How to trade CFDs
When trading a CFD you are taking a directional view on the underlying market on which a CFD is based. If you are bullish or have the view that the underlying market is going to rise you would buy (go long) the CFD.
Vice versa if you believe the underlying market, lets call it Stock XYZ, is going to fall you would sell (go short) the CFD. It is important to note that the CFD trade is an agreement between the CFD trader and the CFD provider and that as a CFD trader you do not have any rights or interest in the underlying market on which the CFD is based.
When trading CFDs a decision must be made as to the size of the trade to be taken. It is important that the CFD trader understands the terms or specifications of each CFD contract as they can differ across regions and between underlying markets, view the Phillip CFDs terms and conditions. For ASX Share CFDs, 1 CFD is the equivalent value of 1 Share on the underlying stock.
In deciding on trade sizing it is important to also understand that a key feature of CFDs is that they are a leveraged product and traded on margin. The margin is the amount required to control a CFD position. For selected share CFDs the initial margin is as low as 10% indicating the trader requires only 10% of the full value of the CFD contract to take a position.
The effect of leverage is that movements in the underlying market amplify the potential returns and losses achieved on the traders account. It is up to the CFD trader to decide on the size of the trade to be taken and in practice it would be unlikely that trading capital would be leveraged to the maximum levels. A prudent trader sizes their trades according to their own risk parameters and incorporates effective risk and trade management techniques to reduce potential losses and maximise potential profits.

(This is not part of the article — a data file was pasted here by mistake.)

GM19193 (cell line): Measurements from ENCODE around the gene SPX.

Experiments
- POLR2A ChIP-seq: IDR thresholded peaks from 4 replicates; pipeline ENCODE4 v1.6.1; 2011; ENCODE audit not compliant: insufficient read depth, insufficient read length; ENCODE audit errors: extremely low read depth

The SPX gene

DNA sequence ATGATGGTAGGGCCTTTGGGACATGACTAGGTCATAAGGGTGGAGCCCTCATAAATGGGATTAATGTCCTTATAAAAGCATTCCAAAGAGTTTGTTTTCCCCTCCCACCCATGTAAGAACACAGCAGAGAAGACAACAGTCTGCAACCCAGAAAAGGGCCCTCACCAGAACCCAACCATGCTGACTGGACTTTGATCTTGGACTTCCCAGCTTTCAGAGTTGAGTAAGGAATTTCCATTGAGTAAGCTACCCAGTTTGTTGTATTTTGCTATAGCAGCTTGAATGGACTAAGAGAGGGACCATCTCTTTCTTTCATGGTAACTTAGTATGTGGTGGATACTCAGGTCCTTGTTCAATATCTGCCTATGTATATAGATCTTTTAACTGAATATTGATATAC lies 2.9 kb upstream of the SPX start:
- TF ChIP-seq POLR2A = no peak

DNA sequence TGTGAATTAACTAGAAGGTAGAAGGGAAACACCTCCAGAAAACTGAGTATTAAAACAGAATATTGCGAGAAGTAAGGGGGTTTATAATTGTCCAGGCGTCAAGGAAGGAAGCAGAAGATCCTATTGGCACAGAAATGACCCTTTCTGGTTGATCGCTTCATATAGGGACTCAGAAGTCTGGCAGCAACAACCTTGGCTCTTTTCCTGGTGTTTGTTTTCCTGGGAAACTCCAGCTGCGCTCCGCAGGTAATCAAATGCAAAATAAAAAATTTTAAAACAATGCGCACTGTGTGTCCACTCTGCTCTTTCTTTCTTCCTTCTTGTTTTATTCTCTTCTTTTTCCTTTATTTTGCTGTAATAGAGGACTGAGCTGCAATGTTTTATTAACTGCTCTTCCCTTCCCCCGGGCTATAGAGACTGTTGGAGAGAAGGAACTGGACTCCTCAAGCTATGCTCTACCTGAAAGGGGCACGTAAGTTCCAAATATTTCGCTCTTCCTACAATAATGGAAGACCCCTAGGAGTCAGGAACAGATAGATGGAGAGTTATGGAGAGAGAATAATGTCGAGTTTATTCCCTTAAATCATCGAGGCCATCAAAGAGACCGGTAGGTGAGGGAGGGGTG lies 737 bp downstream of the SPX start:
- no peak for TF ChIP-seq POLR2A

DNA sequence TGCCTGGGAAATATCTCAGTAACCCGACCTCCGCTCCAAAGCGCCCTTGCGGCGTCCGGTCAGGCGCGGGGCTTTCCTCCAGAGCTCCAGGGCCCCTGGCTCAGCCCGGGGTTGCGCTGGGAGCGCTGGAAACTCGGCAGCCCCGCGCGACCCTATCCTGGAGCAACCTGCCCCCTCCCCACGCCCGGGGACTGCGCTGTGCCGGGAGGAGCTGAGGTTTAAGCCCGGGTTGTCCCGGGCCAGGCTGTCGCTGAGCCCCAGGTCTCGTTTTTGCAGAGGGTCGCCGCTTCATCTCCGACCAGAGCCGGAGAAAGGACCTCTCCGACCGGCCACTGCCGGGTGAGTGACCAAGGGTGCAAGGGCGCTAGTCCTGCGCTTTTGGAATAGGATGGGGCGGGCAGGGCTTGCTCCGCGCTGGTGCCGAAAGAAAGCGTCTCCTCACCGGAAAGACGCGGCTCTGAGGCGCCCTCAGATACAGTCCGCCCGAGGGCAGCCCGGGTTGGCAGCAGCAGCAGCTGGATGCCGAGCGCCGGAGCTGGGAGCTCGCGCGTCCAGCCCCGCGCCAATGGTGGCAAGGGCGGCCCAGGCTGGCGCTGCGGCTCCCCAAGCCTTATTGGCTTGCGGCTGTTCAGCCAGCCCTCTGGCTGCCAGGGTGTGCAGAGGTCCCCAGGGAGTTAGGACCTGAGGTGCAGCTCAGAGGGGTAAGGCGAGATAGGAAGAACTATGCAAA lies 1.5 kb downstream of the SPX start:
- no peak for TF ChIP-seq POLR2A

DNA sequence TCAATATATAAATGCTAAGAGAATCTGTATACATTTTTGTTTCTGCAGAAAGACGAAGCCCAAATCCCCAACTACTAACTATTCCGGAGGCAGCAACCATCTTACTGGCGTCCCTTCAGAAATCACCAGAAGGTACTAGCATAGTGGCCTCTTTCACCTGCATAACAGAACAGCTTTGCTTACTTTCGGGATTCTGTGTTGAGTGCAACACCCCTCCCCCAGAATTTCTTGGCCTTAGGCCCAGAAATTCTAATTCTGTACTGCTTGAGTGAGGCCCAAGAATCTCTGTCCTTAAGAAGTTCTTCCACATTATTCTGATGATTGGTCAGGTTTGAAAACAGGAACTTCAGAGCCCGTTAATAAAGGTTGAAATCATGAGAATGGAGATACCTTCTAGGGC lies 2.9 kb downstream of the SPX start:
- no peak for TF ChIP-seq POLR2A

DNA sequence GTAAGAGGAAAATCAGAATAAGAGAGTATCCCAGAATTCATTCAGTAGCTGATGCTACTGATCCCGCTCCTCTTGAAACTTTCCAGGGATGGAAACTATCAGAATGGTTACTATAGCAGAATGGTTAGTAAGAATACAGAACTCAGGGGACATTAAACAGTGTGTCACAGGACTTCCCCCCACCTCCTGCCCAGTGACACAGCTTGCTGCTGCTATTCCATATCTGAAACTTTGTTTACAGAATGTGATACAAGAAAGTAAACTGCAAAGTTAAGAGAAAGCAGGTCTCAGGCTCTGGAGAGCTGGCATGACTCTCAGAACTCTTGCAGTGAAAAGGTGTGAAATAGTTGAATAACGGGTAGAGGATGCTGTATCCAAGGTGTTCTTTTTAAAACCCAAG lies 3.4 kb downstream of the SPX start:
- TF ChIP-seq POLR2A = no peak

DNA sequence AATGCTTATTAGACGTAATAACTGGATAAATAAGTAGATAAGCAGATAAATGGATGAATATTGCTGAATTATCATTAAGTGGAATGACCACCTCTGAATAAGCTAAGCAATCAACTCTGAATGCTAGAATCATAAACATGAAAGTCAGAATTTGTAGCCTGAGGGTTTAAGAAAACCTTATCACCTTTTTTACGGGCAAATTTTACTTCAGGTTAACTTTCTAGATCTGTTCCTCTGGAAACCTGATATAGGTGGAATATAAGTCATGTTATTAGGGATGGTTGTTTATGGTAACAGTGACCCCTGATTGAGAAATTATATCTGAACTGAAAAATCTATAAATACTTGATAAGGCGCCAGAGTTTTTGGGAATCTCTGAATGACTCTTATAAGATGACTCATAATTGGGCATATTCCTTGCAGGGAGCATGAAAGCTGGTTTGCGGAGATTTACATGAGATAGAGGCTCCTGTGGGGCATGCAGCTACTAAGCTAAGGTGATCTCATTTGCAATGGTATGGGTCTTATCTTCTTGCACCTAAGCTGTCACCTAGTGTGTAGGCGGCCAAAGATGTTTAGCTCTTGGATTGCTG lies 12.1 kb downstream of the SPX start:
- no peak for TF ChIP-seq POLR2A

STEP 1: Identify the CFD Trading Opportunity
Client believes XYZ Ltd shares will go up. The resulting trade is to Buy XYZ Share CFDs.
|Contract||CFD Bid||CFD Ask|
Traders employ various methods in identifying a CFD trading opportunity including fundamental and technical analysis. Although a CFD position can be held indefinitely due to the contract rollover feature, CFD traders tend to take a shorter term view with a typical trade ranging from 5-14 days in length. The combination of lower trading costs and leverage tends to see many CFD traders take profit or look to cut losses early in a bid to manage market risk or lock in gains.
STEP 2: Decide on trade size
Trader buys 10000 XYZ CFDs @ 2.26
Trade Value: $22,600
Initial Margin $2,260 (10%)
Due to the leverage component of CFDs trade sizing is typically done with risk management in mind. A CFD trader will generally only enter a position once analysis has been done on the underlying market on which the CFD is based to identify factors such as liquidity, expected volatility, target exit levels for profit and loss and an understanding of how the trade is going to be managed. It is also important to allow for unexpected overnight moves on the underlying such as gap risk on markets that do not trade 24 hours.
STEP 3: Execute CFD Trade and place protective orders
Entry Price: $2.26
Stop Limit: 2.00 on stop limit 1.85
Once the trade details have been identified the trade can be executed via CFD trading platform or via phone through the dealing desk. It is advised due to the leveraged nature of CFDs that protective orders such as stop limit orders are placed at time of entry at a level that is in line with the traders own risk profile.
STEP 4: Manage and Monitor
Once the initial trade has been placed the trader should manage and monitor positions by updating protective orders in attempt to lock in gains or add profit targets where necessary.
STEP 5: Review
Following the trade exit, for profit or loss, many educators would recommend that it is good practice to review the trade in its entirety including the decision making process for comparison against the traders strategy. This is considered an effective way to measure the trading plan and assess the trader’s ability to stick to their trading strategy.